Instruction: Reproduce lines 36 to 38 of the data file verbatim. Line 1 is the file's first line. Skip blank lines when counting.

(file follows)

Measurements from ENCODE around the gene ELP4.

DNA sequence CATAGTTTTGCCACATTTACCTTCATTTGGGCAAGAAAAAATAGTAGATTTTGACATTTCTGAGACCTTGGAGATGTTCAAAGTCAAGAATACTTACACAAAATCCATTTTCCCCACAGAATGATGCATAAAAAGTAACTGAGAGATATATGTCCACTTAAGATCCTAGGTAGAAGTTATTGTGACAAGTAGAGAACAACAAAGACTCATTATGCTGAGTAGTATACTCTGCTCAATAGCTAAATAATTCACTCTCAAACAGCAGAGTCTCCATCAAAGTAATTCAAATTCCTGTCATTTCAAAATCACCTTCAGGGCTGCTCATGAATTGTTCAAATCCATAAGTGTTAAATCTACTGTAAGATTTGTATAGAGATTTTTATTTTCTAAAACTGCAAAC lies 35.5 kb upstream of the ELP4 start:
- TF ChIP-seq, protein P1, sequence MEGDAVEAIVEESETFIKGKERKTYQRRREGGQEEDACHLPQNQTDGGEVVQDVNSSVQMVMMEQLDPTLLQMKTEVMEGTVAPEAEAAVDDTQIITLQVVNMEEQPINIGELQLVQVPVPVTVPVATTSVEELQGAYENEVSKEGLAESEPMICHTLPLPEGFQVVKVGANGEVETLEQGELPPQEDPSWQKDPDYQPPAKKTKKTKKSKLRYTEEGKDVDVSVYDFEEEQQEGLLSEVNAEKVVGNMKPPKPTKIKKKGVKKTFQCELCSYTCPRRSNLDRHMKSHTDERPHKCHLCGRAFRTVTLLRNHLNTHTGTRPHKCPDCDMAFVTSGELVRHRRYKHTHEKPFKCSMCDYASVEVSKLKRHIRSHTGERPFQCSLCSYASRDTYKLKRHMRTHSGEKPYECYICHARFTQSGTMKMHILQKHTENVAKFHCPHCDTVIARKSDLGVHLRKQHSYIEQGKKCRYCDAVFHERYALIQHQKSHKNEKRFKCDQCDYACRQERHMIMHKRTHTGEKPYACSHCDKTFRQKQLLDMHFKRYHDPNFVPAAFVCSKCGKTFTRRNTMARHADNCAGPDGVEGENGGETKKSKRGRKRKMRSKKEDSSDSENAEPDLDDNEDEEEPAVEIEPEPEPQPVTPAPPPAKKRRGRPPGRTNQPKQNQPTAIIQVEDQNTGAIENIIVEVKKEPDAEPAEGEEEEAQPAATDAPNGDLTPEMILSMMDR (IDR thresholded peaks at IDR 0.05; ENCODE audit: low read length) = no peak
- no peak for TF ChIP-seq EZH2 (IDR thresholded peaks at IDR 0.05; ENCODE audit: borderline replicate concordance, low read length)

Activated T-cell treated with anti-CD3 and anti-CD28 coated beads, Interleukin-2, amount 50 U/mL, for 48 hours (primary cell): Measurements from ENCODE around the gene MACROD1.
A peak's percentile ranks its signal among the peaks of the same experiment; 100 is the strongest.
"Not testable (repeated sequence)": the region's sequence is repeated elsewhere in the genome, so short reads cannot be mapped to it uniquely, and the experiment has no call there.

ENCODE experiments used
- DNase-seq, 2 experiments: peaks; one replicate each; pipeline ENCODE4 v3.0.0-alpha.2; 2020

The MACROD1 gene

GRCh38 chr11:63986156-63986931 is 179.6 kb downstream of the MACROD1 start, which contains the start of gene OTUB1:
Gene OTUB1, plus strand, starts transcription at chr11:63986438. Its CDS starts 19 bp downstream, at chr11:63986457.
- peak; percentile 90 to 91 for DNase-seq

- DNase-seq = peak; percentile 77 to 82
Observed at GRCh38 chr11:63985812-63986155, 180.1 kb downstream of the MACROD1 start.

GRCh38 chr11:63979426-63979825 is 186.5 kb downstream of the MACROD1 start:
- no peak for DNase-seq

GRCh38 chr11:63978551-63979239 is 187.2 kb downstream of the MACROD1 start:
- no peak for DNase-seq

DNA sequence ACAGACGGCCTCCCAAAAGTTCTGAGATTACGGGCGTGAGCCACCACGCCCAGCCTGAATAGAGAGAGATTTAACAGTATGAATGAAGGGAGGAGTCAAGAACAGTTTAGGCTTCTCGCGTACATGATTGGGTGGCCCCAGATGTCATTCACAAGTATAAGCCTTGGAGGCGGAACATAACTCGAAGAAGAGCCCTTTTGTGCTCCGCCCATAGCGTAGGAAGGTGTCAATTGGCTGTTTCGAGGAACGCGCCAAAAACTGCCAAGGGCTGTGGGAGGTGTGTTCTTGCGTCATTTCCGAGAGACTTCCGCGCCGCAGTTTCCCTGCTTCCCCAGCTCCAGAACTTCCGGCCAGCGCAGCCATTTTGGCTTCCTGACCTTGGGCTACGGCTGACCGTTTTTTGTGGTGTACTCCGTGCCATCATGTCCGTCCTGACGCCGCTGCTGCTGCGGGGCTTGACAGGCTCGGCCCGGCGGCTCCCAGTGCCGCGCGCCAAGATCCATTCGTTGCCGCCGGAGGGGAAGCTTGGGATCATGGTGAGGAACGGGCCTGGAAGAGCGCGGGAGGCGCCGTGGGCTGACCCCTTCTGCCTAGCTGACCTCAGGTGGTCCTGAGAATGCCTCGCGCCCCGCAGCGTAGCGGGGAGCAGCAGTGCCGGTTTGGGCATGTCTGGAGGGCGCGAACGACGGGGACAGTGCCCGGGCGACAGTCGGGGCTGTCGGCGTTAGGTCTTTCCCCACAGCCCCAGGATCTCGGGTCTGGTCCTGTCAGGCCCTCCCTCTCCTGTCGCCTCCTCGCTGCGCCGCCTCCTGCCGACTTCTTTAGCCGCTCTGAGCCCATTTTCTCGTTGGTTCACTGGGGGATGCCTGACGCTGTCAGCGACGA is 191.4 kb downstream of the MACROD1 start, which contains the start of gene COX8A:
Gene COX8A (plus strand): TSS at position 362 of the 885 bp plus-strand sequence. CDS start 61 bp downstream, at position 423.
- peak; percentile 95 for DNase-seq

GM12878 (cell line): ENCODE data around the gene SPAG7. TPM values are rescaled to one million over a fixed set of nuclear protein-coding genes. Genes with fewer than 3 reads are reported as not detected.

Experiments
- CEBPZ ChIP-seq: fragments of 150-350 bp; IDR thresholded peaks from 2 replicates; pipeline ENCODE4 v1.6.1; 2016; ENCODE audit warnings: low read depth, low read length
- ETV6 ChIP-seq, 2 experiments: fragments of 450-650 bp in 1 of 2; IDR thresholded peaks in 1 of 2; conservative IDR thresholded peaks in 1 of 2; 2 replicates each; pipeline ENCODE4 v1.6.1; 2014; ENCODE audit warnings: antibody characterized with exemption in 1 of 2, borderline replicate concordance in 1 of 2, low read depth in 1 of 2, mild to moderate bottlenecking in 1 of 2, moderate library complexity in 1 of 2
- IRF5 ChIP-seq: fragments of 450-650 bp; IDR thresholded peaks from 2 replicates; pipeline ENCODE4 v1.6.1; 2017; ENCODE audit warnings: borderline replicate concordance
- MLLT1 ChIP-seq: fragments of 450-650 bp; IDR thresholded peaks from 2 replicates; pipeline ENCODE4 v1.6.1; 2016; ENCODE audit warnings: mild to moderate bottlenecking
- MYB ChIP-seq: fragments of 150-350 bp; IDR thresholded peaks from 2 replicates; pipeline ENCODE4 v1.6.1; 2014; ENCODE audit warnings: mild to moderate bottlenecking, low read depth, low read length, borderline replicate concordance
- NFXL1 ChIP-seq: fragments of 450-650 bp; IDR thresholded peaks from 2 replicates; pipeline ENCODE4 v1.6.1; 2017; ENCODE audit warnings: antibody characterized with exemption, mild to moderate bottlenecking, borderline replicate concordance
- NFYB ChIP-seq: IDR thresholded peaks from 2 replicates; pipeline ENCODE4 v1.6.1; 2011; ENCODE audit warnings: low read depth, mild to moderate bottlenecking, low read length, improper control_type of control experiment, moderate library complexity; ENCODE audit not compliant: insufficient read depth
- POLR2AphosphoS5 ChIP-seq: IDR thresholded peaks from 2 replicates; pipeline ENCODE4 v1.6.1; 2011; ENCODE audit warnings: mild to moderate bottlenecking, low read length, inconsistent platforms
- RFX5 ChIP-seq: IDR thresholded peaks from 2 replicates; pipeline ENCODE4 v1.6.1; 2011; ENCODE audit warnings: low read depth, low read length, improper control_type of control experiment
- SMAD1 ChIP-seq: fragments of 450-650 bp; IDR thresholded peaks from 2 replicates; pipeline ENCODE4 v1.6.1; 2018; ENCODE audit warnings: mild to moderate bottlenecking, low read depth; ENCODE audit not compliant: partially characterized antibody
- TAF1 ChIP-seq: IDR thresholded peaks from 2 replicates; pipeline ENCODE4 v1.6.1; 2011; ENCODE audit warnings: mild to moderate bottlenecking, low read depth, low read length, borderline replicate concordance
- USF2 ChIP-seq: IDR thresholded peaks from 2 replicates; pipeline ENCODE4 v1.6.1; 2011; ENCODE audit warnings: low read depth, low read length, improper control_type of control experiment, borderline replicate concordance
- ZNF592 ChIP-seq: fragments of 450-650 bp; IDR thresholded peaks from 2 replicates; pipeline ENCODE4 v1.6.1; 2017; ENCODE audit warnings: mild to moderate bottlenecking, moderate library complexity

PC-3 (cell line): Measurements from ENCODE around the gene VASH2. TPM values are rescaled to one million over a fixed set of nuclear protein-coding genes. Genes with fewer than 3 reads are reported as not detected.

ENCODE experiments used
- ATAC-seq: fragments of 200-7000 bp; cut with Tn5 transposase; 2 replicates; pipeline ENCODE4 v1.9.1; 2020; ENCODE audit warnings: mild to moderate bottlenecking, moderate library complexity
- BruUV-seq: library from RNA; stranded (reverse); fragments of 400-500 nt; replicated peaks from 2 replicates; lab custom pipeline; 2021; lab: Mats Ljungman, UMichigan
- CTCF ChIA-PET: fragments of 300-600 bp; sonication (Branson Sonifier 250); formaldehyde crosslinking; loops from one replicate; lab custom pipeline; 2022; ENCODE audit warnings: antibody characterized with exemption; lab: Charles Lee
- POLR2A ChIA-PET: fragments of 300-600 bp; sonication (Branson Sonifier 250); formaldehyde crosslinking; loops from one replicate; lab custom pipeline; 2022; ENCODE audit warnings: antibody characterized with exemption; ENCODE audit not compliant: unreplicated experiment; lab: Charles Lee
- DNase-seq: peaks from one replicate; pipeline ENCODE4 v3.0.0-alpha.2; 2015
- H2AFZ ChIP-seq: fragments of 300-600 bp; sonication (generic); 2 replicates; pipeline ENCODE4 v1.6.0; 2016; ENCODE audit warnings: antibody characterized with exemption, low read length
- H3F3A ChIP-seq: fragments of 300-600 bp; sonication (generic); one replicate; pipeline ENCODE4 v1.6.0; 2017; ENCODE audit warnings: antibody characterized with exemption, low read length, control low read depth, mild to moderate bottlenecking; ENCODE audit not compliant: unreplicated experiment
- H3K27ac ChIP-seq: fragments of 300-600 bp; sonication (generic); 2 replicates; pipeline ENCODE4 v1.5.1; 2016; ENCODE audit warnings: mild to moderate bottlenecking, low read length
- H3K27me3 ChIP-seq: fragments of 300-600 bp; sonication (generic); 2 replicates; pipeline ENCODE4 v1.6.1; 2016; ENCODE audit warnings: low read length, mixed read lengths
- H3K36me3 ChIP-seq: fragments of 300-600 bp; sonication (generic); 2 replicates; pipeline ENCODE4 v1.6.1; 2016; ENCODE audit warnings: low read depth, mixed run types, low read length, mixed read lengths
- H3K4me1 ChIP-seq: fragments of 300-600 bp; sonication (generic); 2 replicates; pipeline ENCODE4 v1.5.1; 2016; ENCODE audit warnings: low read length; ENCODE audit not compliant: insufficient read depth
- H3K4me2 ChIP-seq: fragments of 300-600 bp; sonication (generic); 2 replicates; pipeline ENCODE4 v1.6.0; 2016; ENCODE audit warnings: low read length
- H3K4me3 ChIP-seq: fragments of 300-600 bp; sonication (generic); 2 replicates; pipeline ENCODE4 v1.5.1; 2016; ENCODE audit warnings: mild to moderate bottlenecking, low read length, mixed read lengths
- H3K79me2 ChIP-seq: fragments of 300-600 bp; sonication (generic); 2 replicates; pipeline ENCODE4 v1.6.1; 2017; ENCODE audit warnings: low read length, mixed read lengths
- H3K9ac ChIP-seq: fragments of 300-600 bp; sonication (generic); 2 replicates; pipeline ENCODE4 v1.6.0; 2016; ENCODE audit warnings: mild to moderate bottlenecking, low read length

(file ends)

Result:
- USF2 ChIP-seq: IDR thresholded peaks from 2 replicates; pipeline ENCODE4 v1.6.1; 2011; ENCODE audit warnings: low read depth, low read length, improper control_type of control experiment, borderline replicate concordance
- ZNF592 ChIP-seq: fragments of 450-650 bp; IDR thresholded peaks from 2 replicates; pipeline ENCODE4 v1.6.1; 2017; ENCODE audit warnings: mild to moderate bottlenecking, moderate library complexity

PC-3 (cell line): Measurements from ENCODE around the gene VASH2. TPM values are rescaled to one million over a fixed set of nuclear protein-coding genes. Genes with fewer than 3 reads are reported as not detected.